One aspect of the biennium budget that will likely draw particular interest is K-12 rebenchmarking, traditionally a technical process that updates the components of the school funding formula. Preliminary figures for 2022-2024 rebenchmarking (currently estimated at $233 million for the biennium, pending additional data updates to be included in the Governor’s budget in December) indicate a significantly smaller cost than in previous biennia, in part due to the use of FY 2020 data for certain cost elements that were affected by pandemic-related school closures and may not be reflective of costs moving forward, notably pupil transportation, substitute teachers, and utilities. Staff suggested that legislators may instead wish to use FY 2019 data with an inflation adjustment as a base year in order to provide a more accurate reflection of costs for the upcoming biennium. The preliminary rebenchmarking estimate does include FY 2022 “no-loss” funding for enrollment as a placeholder, noting that post-pandemic enrollment is difficult to project. The preliminary estimate also reflects savings in VRS employer contribution rates for the teacher plan, as the plan benefitted from strong stock market gains, as well as an infusion of $61.3 million in FY 2021. In addition to possible use of more representative data, staff’s list of policy considerations for members includes continuing to use current VRS rates (rather than factoring in the savings associated with lower rates) in order to reduce the unfunded liabilities, as well as a reminder that federal pandemic relief funding includes a maintenance of effort requirement for state K-12 spending.
Senate Finance and Appropriations Committee
Members received a presentation on the state and national economic outlook from Sonya Ravindranath Waddell of the Federal Reserve Bank of Richmond, followed by a panel discussion on workforce issues. In addition to the staff overview of state revenues, members also received more detailed briefings on K-12 funding and major issues in health and human resources. Members also participated in breakout discussions of rural economic development and issues in higher education.
Similar to the House Appropriations Committee staff, Senate Finance and Appropriations staff anticipate a “significant upward adjustment” to the FY 2022 forecast, with revenues returning to more normal growth in FY 2023 and FY 2024. Staff project revenue growth of 5.1 percent in FY 2022, 3.8 percent in FY 2023, and 4.2 percent in FY 2024. Although staff anticipate significant resources available beyond the levels assumed in the current biennium budget, Staff Director April Kees encouraged caution, noting that recent revenue growth is anomalous, and uncertainty remains with respect to a resurgence of the virus, supply chain disruptions, inflation, and a lagging recovery in certain industries, such as leisure and hospitality. She strongly encouraged consideration of one-time spending items, such as using cash for capital projects, as a strategy to manage this uncertainty.
A key decision facing legislators that will affect General Fund revenues is the extent to which Virginia will conform to the tax-related provisions of the American Rescue Plan Act – for example, excluding grants to businesses under the Restaurant Revitalization and the Economic Injury Disaster Loan Advance programs from income taxes. Staff noted that fully conforming to the ARPA tax provisions would have an estimated revenue impact of $101.6 million in FY 2022. Legislators also must decide whether to continue the current state income tax exemption for Paycheck Protection Program loan forgiveness and the deductibility of a fixed amount of business expenses funded by forgiven Paycheck Protection Program loan proceeds, as well as the existing income tax subtraction for grants made through the state Rebuild Virginia program.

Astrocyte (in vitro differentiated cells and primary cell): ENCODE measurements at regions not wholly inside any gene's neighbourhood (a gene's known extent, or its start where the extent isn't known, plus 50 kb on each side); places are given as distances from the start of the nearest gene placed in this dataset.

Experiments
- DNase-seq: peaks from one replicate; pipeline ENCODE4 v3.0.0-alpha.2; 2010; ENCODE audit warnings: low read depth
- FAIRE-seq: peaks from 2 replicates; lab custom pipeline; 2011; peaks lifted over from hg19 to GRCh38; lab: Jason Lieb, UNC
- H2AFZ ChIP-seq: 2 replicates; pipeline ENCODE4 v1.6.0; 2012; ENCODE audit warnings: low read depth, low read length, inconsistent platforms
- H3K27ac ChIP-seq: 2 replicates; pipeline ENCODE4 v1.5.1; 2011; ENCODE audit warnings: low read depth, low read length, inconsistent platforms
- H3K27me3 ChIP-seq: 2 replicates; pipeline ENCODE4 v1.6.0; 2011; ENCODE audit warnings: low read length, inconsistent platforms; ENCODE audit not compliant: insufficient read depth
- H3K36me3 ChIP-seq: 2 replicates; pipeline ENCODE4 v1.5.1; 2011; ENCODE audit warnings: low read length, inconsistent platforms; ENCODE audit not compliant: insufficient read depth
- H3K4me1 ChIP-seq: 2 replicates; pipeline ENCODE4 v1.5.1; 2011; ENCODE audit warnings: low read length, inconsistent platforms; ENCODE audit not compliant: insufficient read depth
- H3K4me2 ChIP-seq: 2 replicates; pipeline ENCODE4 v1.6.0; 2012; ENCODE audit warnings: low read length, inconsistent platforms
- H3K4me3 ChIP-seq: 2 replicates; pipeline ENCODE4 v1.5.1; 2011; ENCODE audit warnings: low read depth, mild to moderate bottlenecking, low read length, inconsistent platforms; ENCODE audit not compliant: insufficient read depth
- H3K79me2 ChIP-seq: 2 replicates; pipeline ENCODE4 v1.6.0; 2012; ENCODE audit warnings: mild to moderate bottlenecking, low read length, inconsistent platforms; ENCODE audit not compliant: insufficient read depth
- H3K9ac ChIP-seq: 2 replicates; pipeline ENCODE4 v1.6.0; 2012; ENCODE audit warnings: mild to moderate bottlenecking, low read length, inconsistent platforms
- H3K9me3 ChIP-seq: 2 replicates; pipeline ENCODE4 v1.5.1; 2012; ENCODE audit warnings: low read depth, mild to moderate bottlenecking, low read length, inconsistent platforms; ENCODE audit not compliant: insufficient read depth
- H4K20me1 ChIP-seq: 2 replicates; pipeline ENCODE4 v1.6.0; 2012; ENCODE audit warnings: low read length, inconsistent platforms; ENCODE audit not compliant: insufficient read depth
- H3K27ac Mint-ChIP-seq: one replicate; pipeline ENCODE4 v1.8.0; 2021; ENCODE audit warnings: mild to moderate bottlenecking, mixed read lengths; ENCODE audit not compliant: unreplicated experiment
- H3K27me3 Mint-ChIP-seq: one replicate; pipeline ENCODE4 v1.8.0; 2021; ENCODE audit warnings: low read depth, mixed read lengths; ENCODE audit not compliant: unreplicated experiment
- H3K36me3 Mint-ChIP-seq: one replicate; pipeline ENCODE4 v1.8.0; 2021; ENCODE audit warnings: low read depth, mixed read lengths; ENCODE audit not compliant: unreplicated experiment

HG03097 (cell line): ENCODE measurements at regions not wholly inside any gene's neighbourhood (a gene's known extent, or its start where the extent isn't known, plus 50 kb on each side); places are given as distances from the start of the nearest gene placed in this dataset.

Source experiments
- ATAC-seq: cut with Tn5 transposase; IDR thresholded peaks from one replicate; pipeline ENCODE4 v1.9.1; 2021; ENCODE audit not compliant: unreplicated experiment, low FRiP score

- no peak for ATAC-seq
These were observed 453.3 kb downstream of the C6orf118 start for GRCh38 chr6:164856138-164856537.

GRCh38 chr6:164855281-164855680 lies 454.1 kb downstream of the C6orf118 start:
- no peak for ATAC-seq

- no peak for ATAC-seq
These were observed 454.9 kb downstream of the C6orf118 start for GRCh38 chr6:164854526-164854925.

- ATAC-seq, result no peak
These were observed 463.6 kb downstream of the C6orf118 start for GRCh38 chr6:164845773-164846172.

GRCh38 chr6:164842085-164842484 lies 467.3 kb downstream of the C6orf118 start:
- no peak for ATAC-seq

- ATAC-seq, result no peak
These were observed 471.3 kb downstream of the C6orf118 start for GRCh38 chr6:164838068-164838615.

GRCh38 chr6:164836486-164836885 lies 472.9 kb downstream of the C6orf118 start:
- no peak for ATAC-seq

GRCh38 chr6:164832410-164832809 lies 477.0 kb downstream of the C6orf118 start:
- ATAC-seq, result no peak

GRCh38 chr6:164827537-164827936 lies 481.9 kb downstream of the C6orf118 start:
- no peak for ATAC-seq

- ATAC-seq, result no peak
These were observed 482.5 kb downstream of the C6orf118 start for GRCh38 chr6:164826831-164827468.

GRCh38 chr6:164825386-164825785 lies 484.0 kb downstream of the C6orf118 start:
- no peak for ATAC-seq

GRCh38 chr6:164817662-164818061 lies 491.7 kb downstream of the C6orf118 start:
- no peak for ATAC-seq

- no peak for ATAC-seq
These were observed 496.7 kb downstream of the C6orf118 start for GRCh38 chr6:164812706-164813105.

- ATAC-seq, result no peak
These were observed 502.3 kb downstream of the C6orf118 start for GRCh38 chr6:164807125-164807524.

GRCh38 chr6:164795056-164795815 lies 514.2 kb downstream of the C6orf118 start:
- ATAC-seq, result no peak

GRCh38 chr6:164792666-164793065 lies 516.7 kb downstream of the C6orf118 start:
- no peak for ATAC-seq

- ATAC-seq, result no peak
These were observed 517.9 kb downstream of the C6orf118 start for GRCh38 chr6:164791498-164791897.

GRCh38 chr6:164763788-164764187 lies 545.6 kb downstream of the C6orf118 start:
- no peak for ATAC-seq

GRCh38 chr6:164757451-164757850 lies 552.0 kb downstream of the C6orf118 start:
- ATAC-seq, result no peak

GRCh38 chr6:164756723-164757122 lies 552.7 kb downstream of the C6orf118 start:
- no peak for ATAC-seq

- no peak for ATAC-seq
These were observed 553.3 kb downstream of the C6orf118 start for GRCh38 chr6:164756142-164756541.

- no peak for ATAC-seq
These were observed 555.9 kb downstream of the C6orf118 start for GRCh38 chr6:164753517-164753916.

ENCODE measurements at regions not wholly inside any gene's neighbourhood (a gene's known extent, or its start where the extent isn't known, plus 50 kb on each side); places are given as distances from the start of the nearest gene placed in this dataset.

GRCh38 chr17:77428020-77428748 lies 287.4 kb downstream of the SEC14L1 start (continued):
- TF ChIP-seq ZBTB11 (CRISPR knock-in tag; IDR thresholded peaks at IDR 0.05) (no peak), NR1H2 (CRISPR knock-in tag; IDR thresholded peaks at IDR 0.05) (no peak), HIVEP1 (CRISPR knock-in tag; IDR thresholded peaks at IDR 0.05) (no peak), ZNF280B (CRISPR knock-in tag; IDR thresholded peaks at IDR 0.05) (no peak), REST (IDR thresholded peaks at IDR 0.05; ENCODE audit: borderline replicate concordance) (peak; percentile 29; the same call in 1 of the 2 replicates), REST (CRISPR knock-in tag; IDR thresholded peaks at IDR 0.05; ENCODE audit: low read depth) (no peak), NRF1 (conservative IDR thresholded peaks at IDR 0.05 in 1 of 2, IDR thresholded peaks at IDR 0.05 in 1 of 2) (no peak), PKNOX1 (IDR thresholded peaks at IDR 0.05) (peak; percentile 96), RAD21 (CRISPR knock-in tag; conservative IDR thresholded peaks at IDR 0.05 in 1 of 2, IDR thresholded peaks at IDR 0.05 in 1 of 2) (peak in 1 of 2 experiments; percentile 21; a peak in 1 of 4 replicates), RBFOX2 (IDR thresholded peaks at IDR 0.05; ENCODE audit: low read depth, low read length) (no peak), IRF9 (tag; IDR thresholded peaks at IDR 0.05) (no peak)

Major budget pressures – what Senate Finance and Appropriations Committee Chair Janet Howell termed “bills in the drawer”— identified by staff include SOQ rebenchmarking; the Medicaid forecast; water quality funding; capital outlay; enhancing Medicaid waiver rates and adding more waiver slots; compensation proposals developed by workgroups examining pay structures for the Virginia State Police, Department of Corrections, and sheriffs’ deputies; the Stormwater Local Assistance Fund; state hospital census reduction; the Housing Trust Fund; behavioral health facility compensation and staffing; reduction of VRS liabilities; and a one percent salary increase for state employees, state-supported local employees, and teachers, among other needs. Projected Medicaid spending in FY 2022 reflects a highly unusual reduction of $653.7 million as a result of the enhanced federal match rate provided during the public health emergency, as well as decreased utilization and lower managed care rates. However, the forecast for the biennium reflects an expected return to more normal levels of spending growth, as the enhanced federal match rate expires; GF spending growth for the Medicaid program is projected at $821.2 million over the biennium (reflecting annual growth of 18.5 percent in FY 2023 and 3.9 percent in FY 2024).
The Governor’s Advisory Council on Revenue Estimates (GACRE) will meet on November 22 to review the economic outlook for the current fiscal year and the upcoming biennium, and the Governor will present his revised forecast and proposed amendments to the budget for the current fiscal year (the “caboose” bill), as well as his proposed budget for the 2022-2024 biennium (which will include a six-year revenue forecast), on December 16.